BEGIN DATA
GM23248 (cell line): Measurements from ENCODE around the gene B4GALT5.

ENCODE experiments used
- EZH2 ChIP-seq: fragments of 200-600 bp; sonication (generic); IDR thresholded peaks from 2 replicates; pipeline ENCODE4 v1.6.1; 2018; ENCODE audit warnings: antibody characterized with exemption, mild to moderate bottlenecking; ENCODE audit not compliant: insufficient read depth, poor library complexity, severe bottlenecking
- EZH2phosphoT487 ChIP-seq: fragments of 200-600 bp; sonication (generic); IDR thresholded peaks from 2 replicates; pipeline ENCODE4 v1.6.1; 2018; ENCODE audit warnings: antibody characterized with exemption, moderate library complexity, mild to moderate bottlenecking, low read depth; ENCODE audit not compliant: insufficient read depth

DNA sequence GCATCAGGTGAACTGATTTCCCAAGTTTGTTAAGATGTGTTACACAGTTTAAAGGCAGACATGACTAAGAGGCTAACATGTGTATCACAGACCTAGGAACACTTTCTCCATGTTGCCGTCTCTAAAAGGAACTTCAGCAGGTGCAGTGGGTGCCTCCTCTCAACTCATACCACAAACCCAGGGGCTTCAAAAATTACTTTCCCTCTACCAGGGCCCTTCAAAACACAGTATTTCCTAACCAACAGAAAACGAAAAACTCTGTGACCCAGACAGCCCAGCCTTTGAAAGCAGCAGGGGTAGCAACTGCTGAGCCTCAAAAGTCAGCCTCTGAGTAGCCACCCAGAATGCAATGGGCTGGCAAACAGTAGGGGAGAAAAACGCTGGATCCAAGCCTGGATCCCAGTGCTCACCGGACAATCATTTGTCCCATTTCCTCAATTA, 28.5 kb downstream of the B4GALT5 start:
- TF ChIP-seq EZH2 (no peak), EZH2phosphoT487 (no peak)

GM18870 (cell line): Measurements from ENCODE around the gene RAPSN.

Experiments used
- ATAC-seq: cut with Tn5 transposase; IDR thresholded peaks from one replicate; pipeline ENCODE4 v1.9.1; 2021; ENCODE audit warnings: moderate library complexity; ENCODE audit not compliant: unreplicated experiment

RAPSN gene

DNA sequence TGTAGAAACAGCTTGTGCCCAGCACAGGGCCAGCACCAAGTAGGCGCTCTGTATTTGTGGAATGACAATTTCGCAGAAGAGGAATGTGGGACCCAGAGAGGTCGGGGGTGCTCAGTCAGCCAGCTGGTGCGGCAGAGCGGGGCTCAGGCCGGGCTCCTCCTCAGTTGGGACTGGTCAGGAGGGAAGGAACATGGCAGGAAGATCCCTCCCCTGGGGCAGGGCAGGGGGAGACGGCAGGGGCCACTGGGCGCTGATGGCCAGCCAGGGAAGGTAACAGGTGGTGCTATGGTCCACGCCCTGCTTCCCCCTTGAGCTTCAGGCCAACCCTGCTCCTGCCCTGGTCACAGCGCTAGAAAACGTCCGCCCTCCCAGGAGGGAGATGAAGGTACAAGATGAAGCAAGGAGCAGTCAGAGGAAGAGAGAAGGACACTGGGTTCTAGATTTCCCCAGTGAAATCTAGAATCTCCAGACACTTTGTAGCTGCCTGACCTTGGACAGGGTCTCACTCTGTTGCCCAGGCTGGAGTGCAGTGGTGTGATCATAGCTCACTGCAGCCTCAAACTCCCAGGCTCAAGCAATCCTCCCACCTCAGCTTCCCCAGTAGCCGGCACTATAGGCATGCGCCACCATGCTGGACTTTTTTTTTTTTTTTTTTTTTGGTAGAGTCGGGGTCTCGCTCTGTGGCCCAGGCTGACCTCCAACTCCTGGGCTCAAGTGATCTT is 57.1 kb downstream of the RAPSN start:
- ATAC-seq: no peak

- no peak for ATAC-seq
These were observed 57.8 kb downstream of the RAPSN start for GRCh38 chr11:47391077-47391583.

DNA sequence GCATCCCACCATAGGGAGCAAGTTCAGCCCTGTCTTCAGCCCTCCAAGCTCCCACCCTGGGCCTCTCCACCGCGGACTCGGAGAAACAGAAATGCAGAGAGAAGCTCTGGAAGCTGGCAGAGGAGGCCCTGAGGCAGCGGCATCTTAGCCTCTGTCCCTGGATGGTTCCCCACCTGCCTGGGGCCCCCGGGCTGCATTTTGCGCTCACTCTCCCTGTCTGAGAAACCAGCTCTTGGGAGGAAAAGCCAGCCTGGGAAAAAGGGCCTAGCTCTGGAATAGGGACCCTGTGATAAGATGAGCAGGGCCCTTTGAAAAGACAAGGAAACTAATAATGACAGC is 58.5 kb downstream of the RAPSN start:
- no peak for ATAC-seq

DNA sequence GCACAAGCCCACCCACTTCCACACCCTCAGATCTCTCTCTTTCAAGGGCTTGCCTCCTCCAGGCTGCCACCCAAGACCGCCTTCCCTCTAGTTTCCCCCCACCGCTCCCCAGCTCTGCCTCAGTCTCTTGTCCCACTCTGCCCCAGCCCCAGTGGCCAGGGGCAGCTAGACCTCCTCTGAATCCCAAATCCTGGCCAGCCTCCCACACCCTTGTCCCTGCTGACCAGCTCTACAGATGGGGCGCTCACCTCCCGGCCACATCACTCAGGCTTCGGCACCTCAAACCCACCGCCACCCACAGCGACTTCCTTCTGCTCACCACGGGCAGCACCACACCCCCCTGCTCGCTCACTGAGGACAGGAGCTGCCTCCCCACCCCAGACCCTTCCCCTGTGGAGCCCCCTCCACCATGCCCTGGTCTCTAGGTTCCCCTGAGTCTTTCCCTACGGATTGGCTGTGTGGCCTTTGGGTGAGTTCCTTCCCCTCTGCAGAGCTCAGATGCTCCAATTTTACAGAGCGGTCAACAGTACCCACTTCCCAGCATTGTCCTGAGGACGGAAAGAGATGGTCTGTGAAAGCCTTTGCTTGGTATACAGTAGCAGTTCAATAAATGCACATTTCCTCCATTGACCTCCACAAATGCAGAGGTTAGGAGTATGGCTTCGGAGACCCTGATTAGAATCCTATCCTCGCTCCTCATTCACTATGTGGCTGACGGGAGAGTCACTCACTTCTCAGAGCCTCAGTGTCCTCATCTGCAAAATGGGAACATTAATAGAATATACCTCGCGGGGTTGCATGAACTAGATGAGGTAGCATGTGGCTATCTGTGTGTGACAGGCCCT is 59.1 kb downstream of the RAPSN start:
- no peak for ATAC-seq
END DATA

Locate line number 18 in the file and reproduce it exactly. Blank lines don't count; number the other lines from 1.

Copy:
- no peak for ATAC-seq